Research Design Students (n=83) from a German University were randomly selected and assigned into an experimental (n=44) or a control group (n=39). The sample consists of 62.4 percent females and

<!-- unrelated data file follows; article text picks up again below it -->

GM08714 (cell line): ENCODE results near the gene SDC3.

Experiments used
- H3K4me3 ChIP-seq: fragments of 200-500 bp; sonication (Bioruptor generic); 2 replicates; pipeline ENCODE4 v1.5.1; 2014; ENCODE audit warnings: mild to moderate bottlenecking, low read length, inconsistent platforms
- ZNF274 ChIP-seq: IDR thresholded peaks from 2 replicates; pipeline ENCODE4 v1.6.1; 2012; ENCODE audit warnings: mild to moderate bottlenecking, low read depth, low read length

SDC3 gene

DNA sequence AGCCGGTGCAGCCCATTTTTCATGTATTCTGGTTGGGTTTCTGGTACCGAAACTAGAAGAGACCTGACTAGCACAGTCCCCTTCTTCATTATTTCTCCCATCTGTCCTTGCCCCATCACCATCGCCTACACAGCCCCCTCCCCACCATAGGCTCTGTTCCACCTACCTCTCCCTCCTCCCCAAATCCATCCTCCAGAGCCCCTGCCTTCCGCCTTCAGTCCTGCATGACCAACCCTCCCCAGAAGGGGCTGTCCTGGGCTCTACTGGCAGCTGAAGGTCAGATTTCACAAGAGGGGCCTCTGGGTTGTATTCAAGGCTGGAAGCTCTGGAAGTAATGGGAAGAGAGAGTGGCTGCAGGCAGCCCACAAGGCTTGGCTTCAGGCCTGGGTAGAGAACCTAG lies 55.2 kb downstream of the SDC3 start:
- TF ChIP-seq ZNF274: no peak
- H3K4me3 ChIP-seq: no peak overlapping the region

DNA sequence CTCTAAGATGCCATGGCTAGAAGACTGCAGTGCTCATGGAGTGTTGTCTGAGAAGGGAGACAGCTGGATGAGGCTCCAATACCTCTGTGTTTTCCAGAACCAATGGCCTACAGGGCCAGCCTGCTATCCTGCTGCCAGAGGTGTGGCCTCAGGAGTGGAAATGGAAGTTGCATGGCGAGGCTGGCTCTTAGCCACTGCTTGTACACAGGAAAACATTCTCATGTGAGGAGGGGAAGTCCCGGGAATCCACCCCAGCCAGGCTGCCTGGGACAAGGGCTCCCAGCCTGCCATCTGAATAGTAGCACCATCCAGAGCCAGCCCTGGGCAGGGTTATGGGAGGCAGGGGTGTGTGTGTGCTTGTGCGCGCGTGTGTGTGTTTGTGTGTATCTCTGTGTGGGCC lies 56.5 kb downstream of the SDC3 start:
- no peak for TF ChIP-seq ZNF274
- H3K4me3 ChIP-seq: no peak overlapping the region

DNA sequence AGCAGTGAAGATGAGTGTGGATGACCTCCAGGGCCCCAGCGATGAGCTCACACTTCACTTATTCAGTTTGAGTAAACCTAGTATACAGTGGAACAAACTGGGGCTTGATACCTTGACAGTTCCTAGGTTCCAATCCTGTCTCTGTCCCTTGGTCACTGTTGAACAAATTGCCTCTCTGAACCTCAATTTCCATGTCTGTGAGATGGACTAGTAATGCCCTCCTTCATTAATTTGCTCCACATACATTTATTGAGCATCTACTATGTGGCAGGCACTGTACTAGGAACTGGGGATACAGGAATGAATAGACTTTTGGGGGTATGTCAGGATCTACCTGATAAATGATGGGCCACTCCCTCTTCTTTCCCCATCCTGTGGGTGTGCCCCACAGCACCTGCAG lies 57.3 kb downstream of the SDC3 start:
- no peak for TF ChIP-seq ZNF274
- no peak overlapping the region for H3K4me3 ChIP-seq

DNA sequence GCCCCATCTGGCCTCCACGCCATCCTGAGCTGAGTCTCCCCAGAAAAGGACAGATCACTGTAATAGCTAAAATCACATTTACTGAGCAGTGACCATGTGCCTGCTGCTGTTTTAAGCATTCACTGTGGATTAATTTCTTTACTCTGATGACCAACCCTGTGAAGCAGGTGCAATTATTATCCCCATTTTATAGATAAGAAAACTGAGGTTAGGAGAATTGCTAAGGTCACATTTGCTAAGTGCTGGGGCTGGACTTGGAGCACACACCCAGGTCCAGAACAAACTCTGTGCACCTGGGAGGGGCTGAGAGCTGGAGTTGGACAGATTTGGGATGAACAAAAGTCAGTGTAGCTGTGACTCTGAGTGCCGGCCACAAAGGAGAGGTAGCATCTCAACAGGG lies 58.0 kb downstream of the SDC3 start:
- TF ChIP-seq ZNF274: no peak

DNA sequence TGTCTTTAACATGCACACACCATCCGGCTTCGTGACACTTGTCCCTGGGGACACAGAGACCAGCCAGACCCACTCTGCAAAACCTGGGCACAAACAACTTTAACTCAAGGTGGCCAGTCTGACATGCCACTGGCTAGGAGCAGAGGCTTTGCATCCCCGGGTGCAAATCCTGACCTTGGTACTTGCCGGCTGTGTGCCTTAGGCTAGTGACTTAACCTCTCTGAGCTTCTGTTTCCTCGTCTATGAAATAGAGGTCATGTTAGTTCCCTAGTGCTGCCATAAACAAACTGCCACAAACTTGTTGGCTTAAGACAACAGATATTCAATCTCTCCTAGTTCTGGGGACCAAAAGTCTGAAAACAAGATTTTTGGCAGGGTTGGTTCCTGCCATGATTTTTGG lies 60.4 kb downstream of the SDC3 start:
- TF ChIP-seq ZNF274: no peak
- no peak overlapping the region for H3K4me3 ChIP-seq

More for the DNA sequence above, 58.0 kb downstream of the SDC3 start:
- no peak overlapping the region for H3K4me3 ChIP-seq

35.3 percent males. The average age is 24.1 (SD=2.33). The two groups show a comparable socio-demographic structure. Both groups were surveyed with an identical computer questionnaire in a laboratory. All external ambient-related influences, such as temperature, light etc. were kept on a constant level throughout the entire investigation to ensure that the effects can be attributed to the scent of the room and not to any other stimuli. In the experimental group, the laboratory was scented with a common scent of a hand crème (Nivea), while no scent was used within the control group. Each respondent was surveyed towards the main brand, Nivea, and towards a competing brand, Balea. Those Brands were chosen as both have high brand awareness (100% in our sample). Furthermore, Nivea is a premium brand with famous corporate fragrance, while Balea is a private label store brand and is not associated with a specific fragrance. If our hypothesis is correct, Balea should benefit from having the ambient scent of Nivea present in the experimental condition. This experimental design presents a particularly conservative test of our hypothesis. Instead of simply rating Balea both with, and without, the ambient scent of Nivea in the room, respondents rated both Balea and Nivea. Because subjects rated both brands, their brains were given the opportunity to fully account for the ambient Nivea scent, by mentally connecting that scent only with the Nivea brand. Thus, if the scent of Nivea benefits Balea under these difficult conditions, it shows that this effect is fairly robust. The effects from the Nivea scent on consumer perceptions of a brand were measured in several ways on scales ranging from 1 to 5, where higher values represent higher degrees of an item. First, attitude towards the brands was measured using a common, reliable scale of three items (negative…positive, unfavorable…favorable, bad…good; Nivea: α=.906; Balea: α=.948). Buying intention and positive word-of-mouth were measured with each one item (“I would buy this brand” and “I would recommend this brand to friends”). Furthermore, a set of brand-related attributes was used (This brand is/has… (1) inexpensive, (2) a good quality, (3) trustworthy, (4) appealing packaging, (5) a good image, (6) positive experiences, (7) dynamic, (8) modern, (9) attractive, (10) unique, (11) innovative, (12) sympathetic, (13) traditional, (14) advertising presence, (15) attitude, and (16) buying intention). Finally, respondents were asked about their preference where they had to distinguish between Nivea and Balea.